- Always use your seat belts. A seat belt is the single most important safety equipment feature of your vehicle, but in order for safety belts to work, they must be worn properly and at all times while driving. A lap and shoulder belt worn properly increase your chances of surviving a collision by 3 to 4 times than if you are unrestrained.
- Scan for hazards. Keep your eyes moving and remember to look further down the road. Scanning enables your eyes to take in the whole scene, enabling you to identify a hazard before it becomes a last-second crisis. You should also be constantly looking for an escape route or somewhere to go if you encounter a problem or hazard on the road.
- Don’t drive distracted. Don’t allow yourself to become distracted by your cell phone, eating, drinking or even your kids. When you take focus off of driving, you increase the time it takes you to react to problems on the road, which will in turn increase your chances of getting into a collision.
- At night, stay to the right side of the road, in the right lanes and avoid driving in the fast lane, or lane closed to the median, especially if your view is blocked by curves or hills.
If you do see a wrong way driver, then:
- Reduce your speed and move to the right lane or shoulder as quickly as you can without losing control of your car. Once the wrong way driver has safely passed you, be sure to notify the authorities.
- If you can’t move out of the wrong way driver’s path, avoid being hit head-on by turning your car sideways. Head on collisions have the highest fatality rate, so if you are going to get hit, it is better to be hit at an angle, if possible at or behind the rear wheels, than taking the full force of the crash head-on.
Many drivers have a problem with changing lanes safely. The S.M.O.G. technique is meant to help remind you of the steps to take when planning a lane change. S.M.O.G. simply means:
- Signal: Indicate your intentions to let other drivers know you plan on making a move before you actually do it.
- Mirror: Check your mirrors to make sure that there is no traffic approaching from the rear.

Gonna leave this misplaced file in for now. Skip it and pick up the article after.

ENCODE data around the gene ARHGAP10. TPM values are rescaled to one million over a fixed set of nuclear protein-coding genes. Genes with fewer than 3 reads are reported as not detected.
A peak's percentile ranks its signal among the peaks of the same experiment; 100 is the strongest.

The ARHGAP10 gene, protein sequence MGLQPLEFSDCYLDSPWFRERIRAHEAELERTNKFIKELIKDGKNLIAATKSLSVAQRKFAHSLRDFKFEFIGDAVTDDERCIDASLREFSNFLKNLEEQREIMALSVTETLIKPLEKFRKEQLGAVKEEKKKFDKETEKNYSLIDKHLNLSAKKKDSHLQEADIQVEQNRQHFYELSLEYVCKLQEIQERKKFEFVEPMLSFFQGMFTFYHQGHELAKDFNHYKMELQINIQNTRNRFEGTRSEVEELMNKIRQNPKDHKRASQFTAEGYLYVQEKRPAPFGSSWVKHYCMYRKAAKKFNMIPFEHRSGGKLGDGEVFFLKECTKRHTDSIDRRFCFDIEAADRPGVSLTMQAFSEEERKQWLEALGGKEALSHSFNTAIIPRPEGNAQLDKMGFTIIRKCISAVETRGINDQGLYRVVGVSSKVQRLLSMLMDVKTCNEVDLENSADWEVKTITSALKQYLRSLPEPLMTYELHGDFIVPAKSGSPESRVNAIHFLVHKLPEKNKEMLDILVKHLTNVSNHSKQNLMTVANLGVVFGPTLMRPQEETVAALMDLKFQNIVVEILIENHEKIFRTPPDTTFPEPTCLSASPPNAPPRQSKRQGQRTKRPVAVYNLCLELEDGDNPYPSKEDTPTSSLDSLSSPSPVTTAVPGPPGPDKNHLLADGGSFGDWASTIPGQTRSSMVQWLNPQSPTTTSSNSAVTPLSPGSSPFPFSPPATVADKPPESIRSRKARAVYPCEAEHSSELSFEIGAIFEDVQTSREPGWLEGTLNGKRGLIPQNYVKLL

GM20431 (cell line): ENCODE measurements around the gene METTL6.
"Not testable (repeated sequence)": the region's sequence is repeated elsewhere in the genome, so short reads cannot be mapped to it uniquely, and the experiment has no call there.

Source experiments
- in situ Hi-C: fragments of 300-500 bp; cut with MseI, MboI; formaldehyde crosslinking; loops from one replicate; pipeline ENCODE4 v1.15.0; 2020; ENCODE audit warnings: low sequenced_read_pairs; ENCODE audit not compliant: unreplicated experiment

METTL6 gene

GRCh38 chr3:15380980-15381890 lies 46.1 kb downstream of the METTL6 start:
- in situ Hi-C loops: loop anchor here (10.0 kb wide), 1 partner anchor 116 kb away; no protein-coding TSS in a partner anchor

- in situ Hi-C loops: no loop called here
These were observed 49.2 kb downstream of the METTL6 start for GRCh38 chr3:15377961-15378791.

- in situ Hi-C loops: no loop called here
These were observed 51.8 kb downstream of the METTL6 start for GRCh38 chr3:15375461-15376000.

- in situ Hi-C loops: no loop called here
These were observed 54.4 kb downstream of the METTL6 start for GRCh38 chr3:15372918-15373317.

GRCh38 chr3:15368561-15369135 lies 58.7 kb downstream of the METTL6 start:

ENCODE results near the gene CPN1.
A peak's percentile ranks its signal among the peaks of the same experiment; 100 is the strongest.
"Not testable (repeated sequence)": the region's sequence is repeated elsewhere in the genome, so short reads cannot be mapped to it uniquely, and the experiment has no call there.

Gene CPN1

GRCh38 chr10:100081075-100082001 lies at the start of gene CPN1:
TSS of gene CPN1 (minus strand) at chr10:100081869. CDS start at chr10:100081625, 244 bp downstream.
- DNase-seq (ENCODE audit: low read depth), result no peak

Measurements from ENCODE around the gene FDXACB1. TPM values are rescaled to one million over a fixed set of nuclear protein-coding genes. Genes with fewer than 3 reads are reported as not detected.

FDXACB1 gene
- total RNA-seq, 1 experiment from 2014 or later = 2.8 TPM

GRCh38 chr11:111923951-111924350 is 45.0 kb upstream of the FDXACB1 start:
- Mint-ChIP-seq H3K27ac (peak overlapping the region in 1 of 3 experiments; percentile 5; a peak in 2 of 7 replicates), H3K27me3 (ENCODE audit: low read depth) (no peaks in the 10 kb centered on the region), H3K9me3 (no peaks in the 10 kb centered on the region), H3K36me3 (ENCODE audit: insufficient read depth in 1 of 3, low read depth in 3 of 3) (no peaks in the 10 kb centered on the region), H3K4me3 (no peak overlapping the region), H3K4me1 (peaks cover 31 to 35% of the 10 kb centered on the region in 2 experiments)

- Over-the-shoulder: Glance over your shoulder to make sure your blind spot is clear.
- Go: When you’ve determined the lane is clear, gradually change lanes remembering to maintain your speed so that you don’t interfere with the traffic already in the intended lane.
Don’t forget to look ahead to anticipate and avoid traffic hazards. Before changing lanes, check the direction of travel and watch out for traffic coming from the opposite direction.
Distracted Driving Awareness Month
April is Distracted Driving Awareness Month which reminds motorist that anything that takes your attention away from driving is a distraction and can lead to a traffic collision. The National Highway Traffic Safety Administration (NHTSA) found that 10% of fatal crashes, 15% of injury crashes, and 14% of all police-reported motor vehicle traffic crashes in 2015 had a driver who was distracted at the time of the crash.
There are three kinds of distractions and they include anything that takes your:
- Eyes off the road (visual).
- Mind off the driving (cognitive).
- Hands off the steering wheel (manual).
Activities like interacting with cell phones, passengers, and radio controls, as well as, grooming, eating and smoking can impair your driving abilities. Driving safely involves being alert and aware of what is happening in your driving environment. So next time you’re in the driver’s seat, keep your mind on driving and getting to your destination safely.
Communication on the Road
Communication with other drivers on the road is very important. Using standard equipment on your car, like turn signals, brake lights, hazard lights, headlights, and your horn, are all simple yet effective ways of telling everyone else what you intend to do next. Communication on the road can also be characterized by conveying your intentions to others through eye contact, body language, and hand signals, while simultaneously picking up on cues from other drivers and pedestrians.
Non-verbal interaction with other road users can help make the roadways much safer. For instance, you may notice another driver continuously looking over their shoulder. This is usually a good indication that they want to change lanes, and you can help by giving them the space they need. Or perhaps you have stopped at an intersection and a pedestrian is at the street corner. Making eye contact and a simple nod of your head is often enough to tell the pedestrian, “I see you are going to cross the street.”